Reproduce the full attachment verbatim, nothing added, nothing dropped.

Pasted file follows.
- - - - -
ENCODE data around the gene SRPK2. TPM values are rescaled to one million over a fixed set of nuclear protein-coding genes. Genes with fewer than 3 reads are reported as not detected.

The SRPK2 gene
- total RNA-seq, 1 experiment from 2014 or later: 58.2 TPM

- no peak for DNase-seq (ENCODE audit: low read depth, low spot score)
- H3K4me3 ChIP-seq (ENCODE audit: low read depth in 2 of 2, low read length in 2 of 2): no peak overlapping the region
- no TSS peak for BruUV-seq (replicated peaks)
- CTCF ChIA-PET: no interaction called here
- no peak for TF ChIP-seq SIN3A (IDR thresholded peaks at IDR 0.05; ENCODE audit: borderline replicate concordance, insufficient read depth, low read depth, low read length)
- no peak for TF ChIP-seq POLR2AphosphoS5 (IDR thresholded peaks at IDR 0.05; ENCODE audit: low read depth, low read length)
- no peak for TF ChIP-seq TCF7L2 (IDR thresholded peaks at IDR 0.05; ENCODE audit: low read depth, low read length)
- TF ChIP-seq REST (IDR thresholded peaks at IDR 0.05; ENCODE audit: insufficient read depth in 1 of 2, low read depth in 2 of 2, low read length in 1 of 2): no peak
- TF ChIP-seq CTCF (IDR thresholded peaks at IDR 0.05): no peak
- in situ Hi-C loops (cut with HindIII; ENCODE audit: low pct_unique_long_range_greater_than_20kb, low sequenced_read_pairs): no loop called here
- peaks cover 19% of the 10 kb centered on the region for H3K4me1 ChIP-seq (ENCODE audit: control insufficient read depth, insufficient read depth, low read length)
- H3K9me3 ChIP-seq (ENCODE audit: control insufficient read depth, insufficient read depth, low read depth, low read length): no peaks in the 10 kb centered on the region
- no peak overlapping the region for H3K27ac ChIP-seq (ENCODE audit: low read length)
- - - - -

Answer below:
ENCODE data around the gene SRPK2. TPM values are rescaled to one million over a fixed set of nuclear protein-coding genes. Genes with fewer than 3 reads are reported as not detected.

The SRPK2 gene
- total RNA-seq, 1 experiment from 2014 or later: 58.2 TPM

- no peak for DNase-seq (ENCODE audit: low read depth, low spot score)
- H3K4me3 ChIP-seq (ENCODE audit: low read depth in 2 of 2, low read length in 2 of 2): no peak overlapping the region
- no TSS peak for BruUV-seq (replicated peaks)
- CTCF ChIA-PET: no interaction called here
- no peak for TF ChIP-seq SIN3A (IDR thresholded peaks at IDR 0.05; ENCODE audit: borderline replicate concordance, insufficient read depth, low read depth, low read length)
- no peak for TF ChIP-seq POLR2AphosphoS5 (IDR thresholded peaks at IDR 0.05; ENCODE audit: low read depth, low read length)
- no peak for TF ChIP-seq TCF7L2 (IDR thresholded peaks at IDR 0.05; ENCODE audit: low read depth, low read length)
- TF ChIP-seq REST (IDR thresholded peaks at IDR 0.05; ENCODE audit: insufficient read depth in 1 of 2, low read depth in 2 of 2, low read length in 1 of 2): no peak
- TF ChIP-seq CTCF (IDR thresholded peaks at IDR 0.05): no peak
- in situ Hi-C loops (cut with HindIII; ENCODE audit: low pct_unique_long_range_greater_than_20kb, low sequenced_read_pairs): no loop called here
- peaks cover 19% of the 10 kb centered on the region for H3K4me1 ChIP-seq (ENCODE audit: control insufficient read depth, insufficient read depth, low read length)
- H3K9me3 ChIP-seq (ENCODE audit: control insufficient read depth, insufficient read depth, low read depth, low read length): no peaks in the 10 kb centered on the region
- no peak overlapping the region for H3K27ac ChIP-seq (ENCODE audit: low read length)